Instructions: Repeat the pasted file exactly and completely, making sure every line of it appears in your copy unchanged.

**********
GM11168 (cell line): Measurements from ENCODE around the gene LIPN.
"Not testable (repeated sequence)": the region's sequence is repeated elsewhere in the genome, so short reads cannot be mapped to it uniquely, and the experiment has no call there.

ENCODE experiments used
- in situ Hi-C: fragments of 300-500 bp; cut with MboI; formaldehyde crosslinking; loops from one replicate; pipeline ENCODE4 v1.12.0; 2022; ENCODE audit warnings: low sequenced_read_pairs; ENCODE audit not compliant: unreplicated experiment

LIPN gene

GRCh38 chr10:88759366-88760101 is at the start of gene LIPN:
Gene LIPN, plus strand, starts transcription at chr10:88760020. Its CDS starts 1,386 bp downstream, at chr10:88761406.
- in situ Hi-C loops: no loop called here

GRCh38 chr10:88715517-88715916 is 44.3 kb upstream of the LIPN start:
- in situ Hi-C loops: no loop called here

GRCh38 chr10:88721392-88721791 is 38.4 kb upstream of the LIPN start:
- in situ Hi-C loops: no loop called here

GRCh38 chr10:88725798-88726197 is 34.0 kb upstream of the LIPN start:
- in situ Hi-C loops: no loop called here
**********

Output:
GM11168 (cell line): Measurements from ENCODE around the gene LIPN.
"Not testable (repeated sequence)": the region's sequence is repeated elsewhere in the genome, so short reads cannot be mapped to it uniquely, and the experiment has no call there.

ENCODE experiments used
- in situ Hi-C: fragments of 300-500 bp; cut with MboI; formaldehyde crosslinking; loops from one replicate; pipeline ENCODE4 v1.12.0; 2022; ENCODE audit warnings: low sequenced_read_pairs; ENCODE audit not compliant: unreplicated experiment

LIPN gene

GRCh38 chr10:88759366-88760101 is at the start of gene LIPN:
Gene LIPN, plus strand, starts transcription at chr10:88760020. Its CDS starts 1,386 bp downstream, at chr10:88761406.
- in situ Hi-C loops: no loop called here

GRCh38 chr10:88715517-88715916 is 44.3 kb upstream of the LIPN start:
- in situ Hi-C loops: no loop called here

GRCh38 chr10:88721392-88721791 is 38.4 kb upstream of the LIPN start:
- in situ Hi-C loops: no loop called here

GRCh38 chr10:88725798-88726197 is 34.0 kb upstream of the LIPN start:
- in situ Hi-C loops: no loop called here